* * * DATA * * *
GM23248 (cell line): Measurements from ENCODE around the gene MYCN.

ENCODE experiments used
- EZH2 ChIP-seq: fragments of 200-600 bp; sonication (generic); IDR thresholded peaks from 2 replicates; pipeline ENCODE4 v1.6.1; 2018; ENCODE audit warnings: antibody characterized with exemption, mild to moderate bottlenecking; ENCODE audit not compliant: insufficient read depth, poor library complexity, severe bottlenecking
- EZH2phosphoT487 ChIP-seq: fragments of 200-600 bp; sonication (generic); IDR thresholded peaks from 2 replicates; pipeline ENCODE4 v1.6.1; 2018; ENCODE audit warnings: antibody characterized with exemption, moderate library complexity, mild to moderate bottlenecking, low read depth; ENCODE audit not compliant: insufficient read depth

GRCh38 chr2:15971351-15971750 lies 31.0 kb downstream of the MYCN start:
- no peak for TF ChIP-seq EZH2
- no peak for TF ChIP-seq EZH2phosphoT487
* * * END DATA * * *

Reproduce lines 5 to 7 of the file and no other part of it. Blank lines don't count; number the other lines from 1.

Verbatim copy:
GRCh38 chr2:15971351-15971750 lies 31.0 kb downstream of the MYCN start:
- no peak for TF ChIP-seq EZH2
- no peak for TF ChIP-seq EZH2phosphoT487